Cuban agriculture
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Hurricanes sweep food shortages back into Cubans' lives

Hurricanes sweep shortages back into Cubans' lives
From Morgan Neill
CNN Bureau Chief

HAVANA, Cuba (CNN) — Many Cubans thought they'd left behind forever the
grim, hungry days that were the norm just after the dissolution of the
Soviet Union and, with it, the loss of billions of dollars in subsidies
for the Communist state.

But what government officials used to call euphemistically "the special
period" has returned, thanks to recent back-to-back visits of Hurricanes
Gustav and Ike, which devastated farm production. Now, years after the
economic crisis of the 1990s, Cubans are again facing the specter of hunger.

"There isn't a single province or municipality in Cuba that wasn't
affected," said Vice Minister of Alcides Lopez.

Cubans still receive a monthly food ration, but there's now less to go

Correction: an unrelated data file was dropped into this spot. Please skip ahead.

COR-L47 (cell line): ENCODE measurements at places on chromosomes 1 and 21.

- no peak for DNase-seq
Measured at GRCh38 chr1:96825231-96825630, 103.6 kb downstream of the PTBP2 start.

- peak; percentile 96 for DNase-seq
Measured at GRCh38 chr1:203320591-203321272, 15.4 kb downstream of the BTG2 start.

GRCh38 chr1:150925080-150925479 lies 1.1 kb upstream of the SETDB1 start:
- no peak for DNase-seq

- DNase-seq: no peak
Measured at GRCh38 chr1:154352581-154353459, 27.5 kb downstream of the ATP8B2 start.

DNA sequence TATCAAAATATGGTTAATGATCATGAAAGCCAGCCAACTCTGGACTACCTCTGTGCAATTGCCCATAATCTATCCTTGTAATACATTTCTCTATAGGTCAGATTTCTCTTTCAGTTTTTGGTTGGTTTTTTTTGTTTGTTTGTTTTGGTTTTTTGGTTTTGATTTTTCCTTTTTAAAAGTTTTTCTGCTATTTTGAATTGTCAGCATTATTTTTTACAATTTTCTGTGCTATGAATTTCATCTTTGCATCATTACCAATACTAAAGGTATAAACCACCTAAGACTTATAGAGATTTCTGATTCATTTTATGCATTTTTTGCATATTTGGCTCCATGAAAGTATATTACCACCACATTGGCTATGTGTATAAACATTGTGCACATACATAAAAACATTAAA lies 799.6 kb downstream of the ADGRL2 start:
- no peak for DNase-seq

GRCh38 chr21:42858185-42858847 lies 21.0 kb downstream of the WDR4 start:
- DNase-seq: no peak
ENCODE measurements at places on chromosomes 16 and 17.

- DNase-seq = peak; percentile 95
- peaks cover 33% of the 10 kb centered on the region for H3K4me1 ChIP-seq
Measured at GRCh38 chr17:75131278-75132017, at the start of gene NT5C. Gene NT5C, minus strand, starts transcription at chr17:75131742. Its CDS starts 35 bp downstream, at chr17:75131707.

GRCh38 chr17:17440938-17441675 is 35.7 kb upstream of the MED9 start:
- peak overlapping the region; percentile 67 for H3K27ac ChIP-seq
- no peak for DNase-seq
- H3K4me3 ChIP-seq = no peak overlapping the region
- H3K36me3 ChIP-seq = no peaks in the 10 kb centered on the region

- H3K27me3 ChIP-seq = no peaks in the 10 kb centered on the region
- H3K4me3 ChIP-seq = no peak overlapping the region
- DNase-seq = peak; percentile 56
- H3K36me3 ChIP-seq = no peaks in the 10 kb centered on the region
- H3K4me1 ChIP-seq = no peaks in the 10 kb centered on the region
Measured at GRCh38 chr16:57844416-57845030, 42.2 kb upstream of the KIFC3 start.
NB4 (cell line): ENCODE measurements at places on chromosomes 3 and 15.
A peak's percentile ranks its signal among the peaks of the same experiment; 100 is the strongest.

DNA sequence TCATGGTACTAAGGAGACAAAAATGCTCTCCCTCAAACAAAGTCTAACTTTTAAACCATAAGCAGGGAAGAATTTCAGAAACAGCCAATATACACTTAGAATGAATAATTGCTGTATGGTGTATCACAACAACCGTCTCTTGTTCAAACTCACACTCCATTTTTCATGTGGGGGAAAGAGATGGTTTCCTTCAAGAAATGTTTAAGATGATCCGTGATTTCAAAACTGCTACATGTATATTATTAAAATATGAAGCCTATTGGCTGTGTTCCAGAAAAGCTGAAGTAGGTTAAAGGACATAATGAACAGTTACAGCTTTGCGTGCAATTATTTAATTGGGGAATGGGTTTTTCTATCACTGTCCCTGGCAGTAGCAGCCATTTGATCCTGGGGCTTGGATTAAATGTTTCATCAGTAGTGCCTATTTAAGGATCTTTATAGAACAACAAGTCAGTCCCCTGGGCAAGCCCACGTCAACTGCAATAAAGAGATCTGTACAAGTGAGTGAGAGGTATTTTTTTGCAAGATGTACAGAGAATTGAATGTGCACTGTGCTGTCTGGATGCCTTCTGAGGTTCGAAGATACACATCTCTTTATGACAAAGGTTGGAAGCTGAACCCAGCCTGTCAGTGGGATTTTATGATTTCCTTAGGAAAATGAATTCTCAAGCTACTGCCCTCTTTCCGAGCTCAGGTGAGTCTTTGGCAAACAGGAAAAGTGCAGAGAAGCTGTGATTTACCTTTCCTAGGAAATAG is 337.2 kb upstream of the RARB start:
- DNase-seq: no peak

Authorities say this crisis could last six months.

In response, the government has set price limits and harsh penalties for
anyone who breaks them.

The government imposed the price limits just weeks after it raised the
price of gasoline by 70 percent, to $5.50 per gallon, which made it more
expensive for farmers to get their crops to market. VideoWatch how
Gustav has affected Cuba's food supplies »

A cartoon in the state newspaper painted vendors who profit from the
food shortage as enemies of the people. But economist and government
critic told CNN that the government shares some of
the blame.

"It's a desert," he said, referring to the empty shelves of one market.
"There's nothing for sale. The government has adopted fixed prices for
farmers at a time when the price of gasoline has gone up."

That means that many of Cuba's most productive farmers — those who work
in part for profit — can no longer afford to sell their goods, he said.

"Just look at how things are after the hurricane," said one woman who
said she'd already been to three other markets looking for food.

"With the hurricanes," she said, "there's nothing — almost everything's

And she was talking about one of the best-stocked markets in Havana. In
many other markets, shelves are bare.

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